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EZ Eye rotation tool

Discussion in 'Deer and Gameheads' started by antlerart, Nov 13, 2014.

  1. antlerart

    antlerart New Member

    Is it worth the $50 just for the tool thats for 32mm ? then there is the added expence for the backs and different sizes
    Or is there a better way to get the same results ?
  2. I use it and like it a lot. Find it hard to be with out it any more.
    Makes adjusting the eye extremely easy even two - three days after mounting.

  3. rogerswildlife

    rogerswildlife Rogers Wildlife Taxidermy Tommy Rogers

    Very awesome tool! Well worth the money!
  4. hfparker

    hfparker New Member

    I never mount a whitetail without using mine regardless if I rotate the eyes or not. The tool gives a look I can not achieve any other way. It does however take a little practice but once you get used to it you will love it. As far as cost goes its like any good tool, once you make the investment you can use it a long time. The cost of the backs is not a big expense to pay for the benefits received from the tool. Also I uses the eppley trueye which is about half the price of other eyes which offsets the cost of the backs.[​IMG]
  5. edgar

    edgar Member

    Who sell that tool thanks?
  6. hfparker

    hfparker New Member

    McKenzie Supply or Vincent Fleming.
  7. Artie mags

    Artie mags New Member

    IMO one of the best tools ever made! Love it
  8. v.fleming

    v.fleming New Member

    Thanks guys for the positive feedback on the eye system. I use it on almost every mount I do and I love the freedom it gives me with eye rotation.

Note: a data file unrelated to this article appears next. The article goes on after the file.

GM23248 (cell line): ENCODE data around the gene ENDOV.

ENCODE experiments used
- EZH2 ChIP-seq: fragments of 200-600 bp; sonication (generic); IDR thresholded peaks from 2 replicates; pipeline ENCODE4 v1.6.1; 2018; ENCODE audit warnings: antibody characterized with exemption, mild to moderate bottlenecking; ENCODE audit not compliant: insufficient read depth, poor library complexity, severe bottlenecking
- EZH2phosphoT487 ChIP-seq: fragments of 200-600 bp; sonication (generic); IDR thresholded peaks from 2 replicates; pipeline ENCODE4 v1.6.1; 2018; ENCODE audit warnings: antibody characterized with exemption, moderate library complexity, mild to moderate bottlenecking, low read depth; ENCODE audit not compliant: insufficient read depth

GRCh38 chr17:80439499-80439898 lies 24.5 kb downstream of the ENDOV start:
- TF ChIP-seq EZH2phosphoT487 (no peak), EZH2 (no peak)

9. RichMO

    RichMO Well-Known Member

    I know this is an old post but thought I would bring it back up again since I took the workshop with Vince. This tool is amazing and worth every penny. Yea I know some will tell you that the eye ball is not round but how many people have actually taken the eye out froze it and measured it ?? The back portion of the eye in the socket is more round than you think and even if it was within a couple of "cm" that's more than close enough even for any and all competition work. I've used the tool with Prayer eyes and was able to make an adjustment 3 days later (very slight move). When you use the spade bit there is NO adjustment your done...... And yes this will add in roughly another $3 to the cost of the mount because you have to buy the back portion of the eye and a dab of epoxie.... but when you look at the final outcome and the freedom you have to adjust the eye after it is mounted .... well it is well worth it... Thanks
  10. v.fleming

    v.fleming New Member

    Glad you like it Rich. As for the eye being perfectly round, it's not. The shape of the corneal bulge keeps it from being perfectly round. As for freezing and measuring, I have several pair in the freezer to just study. I've measured them fresh and frozen, side to side, top to top and front to back and they are within 25 thousands of an inch. Pretty close to being round, especially the back. That's what the reference shows me.
  11. deathwind

    deathwind New Member

    Vincent, Do you have one for bears yet?
  12. v.fleming

    v.fleming New Member

    24mm is the smallest at this time.
  13. Are we talking about this tool?

    I don't know of any other 'eye tool' that they make per se. ???